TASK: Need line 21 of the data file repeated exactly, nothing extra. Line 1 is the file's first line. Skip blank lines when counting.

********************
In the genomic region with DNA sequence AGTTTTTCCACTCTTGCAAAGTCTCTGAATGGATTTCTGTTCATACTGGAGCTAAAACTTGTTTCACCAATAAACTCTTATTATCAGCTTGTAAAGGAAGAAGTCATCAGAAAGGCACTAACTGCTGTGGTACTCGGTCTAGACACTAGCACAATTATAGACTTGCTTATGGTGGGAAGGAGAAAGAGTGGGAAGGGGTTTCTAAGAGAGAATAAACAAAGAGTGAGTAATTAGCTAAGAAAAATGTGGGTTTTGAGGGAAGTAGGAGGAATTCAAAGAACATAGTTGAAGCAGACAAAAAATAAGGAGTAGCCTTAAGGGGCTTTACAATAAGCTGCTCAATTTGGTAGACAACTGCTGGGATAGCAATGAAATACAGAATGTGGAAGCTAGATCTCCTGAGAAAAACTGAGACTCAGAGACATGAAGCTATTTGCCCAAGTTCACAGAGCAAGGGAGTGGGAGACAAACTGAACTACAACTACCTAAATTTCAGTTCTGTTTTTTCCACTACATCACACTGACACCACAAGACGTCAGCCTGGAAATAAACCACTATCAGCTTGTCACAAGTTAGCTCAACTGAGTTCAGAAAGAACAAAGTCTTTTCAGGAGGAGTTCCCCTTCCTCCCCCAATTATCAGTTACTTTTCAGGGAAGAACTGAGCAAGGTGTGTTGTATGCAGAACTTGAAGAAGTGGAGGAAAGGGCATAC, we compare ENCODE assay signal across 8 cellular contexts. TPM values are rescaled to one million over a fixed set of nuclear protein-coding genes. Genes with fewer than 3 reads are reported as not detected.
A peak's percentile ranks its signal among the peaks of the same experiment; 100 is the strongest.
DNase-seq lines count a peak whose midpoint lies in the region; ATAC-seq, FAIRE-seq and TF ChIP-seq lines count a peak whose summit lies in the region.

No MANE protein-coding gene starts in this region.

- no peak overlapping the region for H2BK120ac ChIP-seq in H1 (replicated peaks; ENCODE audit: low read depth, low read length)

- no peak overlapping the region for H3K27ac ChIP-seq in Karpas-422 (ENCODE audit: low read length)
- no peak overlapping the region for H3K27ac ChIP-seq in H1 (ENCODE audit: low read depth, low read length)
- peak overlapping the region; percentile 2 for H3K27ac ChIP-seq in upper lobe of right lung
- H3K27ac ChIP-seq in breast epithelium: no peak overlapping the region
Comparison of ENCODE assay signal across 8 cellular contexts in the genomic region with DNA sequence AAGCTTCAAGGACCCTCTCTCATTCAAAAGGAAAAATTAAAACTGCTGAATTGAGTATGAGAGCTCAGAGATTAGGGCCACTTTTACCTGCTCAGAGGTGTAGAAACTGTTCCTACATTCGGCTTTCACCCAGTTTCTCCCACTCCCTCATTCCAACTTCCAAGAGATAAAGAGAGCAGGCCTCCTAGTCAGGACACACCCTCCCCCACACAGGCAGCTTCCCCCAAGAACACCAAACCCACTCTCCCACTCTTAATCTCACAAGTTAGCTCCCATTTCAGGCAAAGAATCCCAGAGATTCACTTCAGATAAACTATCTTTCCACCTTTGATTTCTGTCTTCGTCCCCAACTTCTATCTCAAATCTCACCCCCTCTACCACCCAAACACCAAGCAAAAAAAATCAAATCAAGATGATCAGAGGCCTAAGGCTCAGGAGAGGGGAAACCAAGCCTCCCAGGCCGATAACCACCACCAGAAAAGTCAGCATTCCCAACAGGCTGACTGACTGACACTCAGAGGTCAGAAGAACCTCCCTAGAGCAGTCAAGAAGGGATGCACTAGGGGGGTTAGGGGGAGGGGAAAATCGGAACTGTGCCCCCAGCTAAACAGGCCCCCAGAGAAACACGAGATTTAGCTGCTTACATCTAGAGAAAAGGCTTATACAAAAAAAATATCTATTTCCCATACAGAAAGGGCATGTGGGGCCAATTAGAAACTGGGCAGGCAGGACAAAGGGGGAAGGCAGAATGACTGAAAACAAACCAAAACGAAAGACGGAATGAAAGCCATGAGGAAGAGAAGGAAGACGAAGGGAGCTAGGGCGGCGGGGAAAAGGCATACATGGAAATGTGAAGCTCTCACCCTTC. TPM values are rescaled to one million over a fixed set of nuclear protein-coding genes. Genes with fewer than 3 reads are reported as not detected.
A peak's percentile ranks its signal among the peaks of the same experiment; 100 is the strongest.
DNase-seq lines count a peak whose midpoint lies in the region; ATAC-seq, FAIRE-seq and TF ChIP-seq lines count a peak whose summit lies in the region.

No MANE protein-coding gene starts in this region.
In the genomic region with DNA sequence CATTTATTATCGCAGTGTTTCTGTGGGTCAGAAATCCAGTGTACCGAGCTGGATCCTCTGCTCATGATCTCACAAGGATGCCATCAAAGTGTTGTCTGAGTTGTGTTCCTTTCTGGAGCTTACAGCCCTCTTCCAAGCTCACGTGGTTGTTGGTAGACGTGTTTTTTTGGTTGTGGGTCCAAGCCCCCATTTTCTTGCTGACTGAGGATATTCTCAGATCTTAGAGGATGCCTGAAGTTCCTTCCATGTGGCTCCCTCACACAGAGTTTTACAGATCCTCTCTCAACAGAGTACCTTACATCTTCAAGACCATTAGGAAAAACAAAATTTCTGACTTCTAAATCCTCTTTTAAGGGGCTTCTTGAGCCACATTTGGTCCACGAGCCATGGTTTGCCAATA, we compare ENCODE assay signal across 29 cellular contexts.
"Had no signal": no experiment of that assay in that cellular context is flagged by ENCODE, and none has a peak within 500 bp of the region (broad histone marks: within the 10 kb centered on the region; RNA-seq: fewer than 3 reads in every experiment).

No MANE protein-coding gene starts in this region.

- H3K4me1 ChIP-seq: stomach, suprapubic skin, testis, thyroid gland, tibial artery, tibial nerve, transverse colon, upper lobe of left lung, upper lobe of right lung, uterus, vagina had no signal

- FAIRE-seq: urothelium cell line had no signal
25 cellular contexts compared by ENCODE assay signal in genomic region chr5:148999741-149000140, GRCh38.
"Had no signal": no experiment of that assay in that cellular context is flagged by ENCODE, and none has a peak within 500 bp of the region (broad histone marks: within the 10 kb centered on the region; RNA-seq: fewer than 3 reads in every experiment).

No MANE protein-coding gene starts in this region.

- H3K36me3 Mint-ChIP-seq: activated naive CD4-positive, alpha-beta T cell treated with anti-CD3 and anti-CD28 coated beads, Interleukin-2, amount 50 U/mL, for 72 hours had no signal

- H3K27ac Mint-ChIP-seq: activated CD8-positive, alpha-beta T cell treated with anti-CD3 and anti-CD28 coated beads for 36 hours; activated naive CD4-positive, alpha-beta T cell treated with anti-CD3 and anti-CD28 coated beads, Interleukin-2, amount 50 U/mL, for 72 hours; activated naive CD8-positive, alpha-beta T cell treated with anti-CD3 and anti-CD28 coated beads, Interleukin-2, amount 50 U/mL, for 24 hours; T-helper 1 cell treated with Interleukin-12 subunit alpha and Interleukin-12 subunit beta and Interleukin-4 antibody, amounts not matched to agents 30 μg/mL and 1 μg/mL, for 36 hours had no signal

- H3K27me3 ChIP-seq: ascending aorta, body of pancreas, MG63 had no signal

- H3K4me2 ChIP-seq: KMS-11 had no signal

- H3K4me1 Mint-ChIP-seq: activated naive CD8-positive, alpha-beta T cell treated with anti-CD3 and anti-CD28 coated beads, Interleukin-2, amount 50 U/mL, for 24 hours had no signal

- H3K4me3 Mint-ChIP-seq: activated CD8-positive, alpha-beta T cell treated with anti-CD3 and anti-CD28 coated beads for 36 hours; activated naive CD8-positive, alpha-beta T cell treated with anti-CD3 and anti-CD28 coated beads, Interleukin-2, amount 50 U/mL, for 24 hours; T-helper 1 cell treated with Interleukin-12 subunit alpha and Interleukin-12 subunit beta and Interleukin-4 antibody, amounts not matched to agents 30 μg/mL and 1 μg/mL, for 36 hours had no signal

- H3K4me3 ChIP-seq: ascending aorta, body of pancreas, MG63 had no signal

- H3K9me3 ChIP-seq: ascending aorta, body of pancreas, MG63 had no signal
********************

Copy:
No MANE protein-coding gene starts in this region.